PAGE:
grass_rabbit.jpgQ: The summer has been so dry and water prices keep going up, so I’m thinking of removing some of my Kentucky bluegrass lawn. What’s the best way to take out grass?

A: Lots of people are considering downsizing their lawns and replacing the grass with low water plantings or vegetable gardens. Lawns are one of the largest consumers of water, according to the EPA, using 30-60% of urban fresh water. Some of the benefits of removing lawns includes spending less money on water bills; using less fertilizer and chemicals that impact the environment; contributing less waste to landfills from grass clippings; enhancing biodiversity with native or xeric plantings; saving time and money on lawn maintenance; and growing plants that will feed your family or wildlife. (more…)

Q: I have an area with creeping thyme planted as a ground cover next to my lawn, and the grass is growing into the ground cover. How can I stop this from happening?

A: The bluegrass that most of us have in our lawns is a tenacious spreader and will generally out compete other ground covers if steps are not taken to physically separate the two areas. It will take some time and effort to change your situation. Here are some suggestions:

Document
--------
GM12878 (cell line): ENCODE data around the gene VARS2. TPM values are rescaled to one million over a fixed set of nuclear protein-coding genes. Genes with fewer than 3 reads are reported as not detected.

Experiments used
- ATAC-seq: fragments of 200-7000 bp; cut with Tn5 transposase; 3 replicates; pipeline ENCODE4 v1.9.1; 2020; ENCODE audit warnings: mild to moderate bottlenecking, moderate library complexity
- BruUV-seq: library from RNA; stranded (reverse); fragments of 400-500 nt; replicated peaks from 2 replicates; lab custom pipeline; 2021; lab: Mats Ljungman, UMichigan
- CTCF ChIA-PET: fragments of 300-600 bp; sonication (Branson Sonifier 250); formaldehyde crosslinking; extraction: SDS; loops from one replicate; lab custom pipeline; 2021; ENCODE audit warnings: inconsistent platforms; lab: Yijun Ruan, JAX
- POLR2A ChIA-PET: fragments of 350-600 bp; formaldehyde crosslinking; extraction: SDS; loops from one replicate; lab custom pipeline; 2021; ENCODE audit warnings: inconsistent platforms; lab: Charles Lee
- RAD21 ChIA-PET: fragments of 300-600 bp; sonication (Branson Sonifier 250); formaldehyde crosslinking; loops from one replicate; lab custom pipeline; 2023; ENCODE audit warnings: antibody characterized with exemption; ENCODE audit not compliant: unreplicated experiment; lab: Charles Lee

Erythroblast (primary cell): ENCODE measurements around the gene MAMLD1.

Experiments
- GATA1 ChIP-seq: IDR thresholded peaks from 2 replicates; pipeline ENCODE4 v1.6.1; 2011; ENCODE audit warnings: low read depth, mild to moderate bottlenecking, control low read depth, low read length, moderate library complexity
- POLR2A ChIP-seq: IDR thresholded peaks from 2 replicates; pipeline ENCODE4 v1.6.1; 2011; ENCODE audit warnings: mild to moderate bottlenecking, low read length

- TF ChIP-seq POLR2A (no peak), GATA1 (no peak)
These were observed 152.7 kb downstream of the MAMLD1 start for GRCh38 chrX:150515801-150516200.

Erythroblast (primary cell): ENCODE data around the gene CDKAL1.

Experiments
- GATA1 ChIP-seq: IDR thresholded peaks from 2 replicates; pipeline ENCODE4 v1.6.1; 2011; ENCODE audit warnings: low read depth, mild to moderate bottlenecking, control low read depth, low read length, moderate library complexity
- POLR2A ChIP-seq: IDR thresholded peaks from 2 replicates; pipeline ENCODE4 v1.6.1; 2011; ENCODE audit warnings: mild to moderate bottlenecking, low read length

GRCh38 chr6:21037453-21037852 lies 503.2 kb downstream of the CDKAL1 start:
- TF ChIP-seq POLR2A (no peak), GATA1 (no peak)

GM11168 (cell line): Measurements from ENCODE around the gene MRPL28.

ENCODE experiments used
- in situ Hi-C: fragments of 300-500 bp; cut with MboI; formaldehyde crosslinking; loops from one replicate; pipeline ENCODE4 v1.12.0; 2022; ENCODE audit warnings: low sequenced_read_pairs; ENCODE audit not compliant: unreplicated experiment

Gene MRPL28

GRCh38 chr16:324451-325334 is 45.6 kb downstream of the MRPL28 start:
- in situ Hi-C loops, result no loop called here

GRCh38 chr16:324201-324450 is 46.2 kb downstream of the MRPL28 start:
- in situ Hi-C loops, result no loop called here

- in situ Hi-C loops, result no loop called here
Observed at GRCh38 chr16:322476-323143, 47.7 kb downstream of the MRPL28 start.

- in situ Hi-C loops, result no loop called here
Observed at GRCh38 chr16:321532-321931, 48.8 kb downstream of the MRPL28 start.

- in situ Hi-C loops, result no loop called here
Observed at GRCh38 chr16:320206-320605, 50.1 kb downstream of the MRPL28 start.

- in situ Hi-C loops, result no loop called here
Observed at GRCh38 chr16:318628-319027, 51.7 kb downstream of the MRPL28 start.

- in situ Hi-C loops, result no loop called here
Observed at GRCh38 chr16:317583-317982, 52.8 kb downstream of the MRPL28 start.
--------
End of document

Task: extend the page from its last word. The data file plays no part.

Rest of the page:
– First, make sure your the site where the thyme is growing meets its requirement for full sun. If not, consider using a ground cover more appropriate to the area so that it can grow as vigorously as possible.

– Next, take a look at how these areas are being watered. If they are getting the same amount of water and that amount is enough to keep the bluegrass green, consider changing your irrigation practices to water them separately, and water the ground cover less than the grass. Many groundcovers, such as sedum, creeping thymes, and vinca, require much less water than bluegrass, and they are perfect choices for using drip or soaker irrigation. The grass will not be as tempted to spread to a less frequently irrigated area. If the two areas are already watered separately, check and adjust sprinkler heads in the grass area so that they are not overspraying into the groundcover, and try reducing the irrigation in the ground cover. (more…)